Axios Atlanta

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It's Wednesday! Have you hugged your dog yet?

Today's weather: Mostly cloudy. High near 75. South wind 5 to 10 mph, with gusts as high as 20 mph.

Situational awareness: Mismanagement of the agency overseeing Georgia's foster child program has contributed to the injuries and deaths of youth in their care, according to a new report by Sens. Jon Ossoff (D-Georgia) and Marsha Blackburn (R-Tennessee).

Today's newsletter is 876 words — a 3.5-minute read.

1 big thing: Honoring integration trailblazers

Actress and activist Elisabeth Williams-Omilami (center) and Nikki Toombs (right) coach a young student during rehearsal for "Courageous Steps: Bridging the Divide for Equality." Photo: Larsen Kennedy

The National Center for Civil and Human Rights will host a play next week to commemorate the 70th anniversary of Brown vs. Board of Education.

Why it matters: The landmark U.S. Supreme Court decision on May 17, 1954, overturned the separate but equal doctrine in public schools by ruling that segregation based on race was unconstitutional.

  • Reality check: Despite its mandate to integrate, many school districts, particularly across the South, refused to do so until well into the 1970s.

The latest: "Courageous Steps: Bridging the Divide for Equality" premieres at 6pm on April 17 at The Eastern and is part of the National Center for Civil and Human Rights' 10th anniversary celebration.

Zoom in: For Keisha Lewis, the Brown vs. Board of Education ruling is personal for her family. Her mother, Linda Clonts, was one of 13 students who integrated McEachern High School more than 10 years later on Sept. 7, 1965.

During that first week, the students were taken to school by bus but had to walk home.

  • Lewis tells Axios that her mother wasn't allowed to ask questions during class and that she was harassed.
  • Her locker was stuffed with chalk, and someone placed a sign with a racial slur on her back.
  • "She ended up dropping out [because] it was just too much tension," she said. "She said it went on for months."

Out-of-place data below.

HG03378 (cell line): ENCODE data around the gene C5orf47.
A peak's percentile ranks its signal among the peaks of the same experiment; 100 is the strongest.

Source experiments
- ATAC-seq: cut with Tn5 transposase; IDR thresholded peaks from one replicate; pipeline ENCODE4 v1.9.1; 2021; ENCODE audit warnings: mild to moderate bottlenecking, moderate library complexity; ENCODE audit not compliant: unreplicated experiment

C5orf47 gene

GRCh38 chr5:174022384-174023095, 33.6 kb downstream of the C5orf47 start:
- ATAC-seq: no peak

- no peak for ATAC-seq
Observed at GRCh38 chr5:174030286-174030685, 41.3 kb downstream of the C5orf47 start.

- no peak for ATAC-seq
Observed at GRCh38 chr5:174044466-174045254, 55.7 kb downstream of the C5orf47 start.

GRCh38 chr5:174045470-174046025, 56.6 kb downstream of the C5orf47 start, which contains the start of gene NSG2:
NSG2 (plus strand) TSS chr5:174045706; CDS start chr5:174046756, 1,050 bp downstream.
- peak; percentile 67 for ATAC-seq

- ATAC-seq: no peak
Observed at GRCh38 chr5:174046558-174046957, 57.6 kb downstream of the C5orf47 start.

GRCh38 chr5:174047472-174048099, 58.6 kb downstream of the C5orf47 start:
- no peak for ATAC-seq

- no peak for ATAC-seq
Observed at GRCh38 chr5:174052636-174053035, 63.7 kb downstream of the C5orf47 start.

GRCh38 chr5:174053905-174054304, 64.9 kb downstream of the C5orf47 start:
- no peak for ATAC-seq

Zoom out: The multimedia play, which features song, dance and dialogue, will honor trailblazers who integrated schools across the Deep South, including Clonts as well as:

  • Cheryl Brown Henderson, the daughter of one of the 12 plaintiffs in the Brown case.
  • James Meredith, who integrated the University of Mississippi.
  • Minnijean Brown-Trickey, a member of the Little Rock Nine.

What they're saying: Nikki Toombs, the Atlanta playwright who created the play, tells Axios that she hopes the production will show that the risks those students took when they integrated their school were not in vain.

If you go: Tickets for this one-night-only play can be purchased online.

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2. Truist Park's rank among MLB stadiums

Data: Walk Score; Table: Axios Visuals

Truist Park is literally a walk in the park, compared to most other MLB stadiums.

By the numbers: The Atlanta Braves' home stadium ranks 13 out of 30 MLB stadiums for walkability, a recent analysis shows.

How it works: Walk Score analyzes hundreds of walking routes and nearby amenities to calculate pedestrian friendliness and walkability. Population density and road metrics are also considered.

  • A good Walk Score (above 69) doesn't require a car and reflects how easy it is to walk to a location or use public transportation. A walker's paradise is a score of 90 or above.

What they found: Truist Park received a Walk Score of 71 because it's "very walkable, so most errands can be accomplished on foot."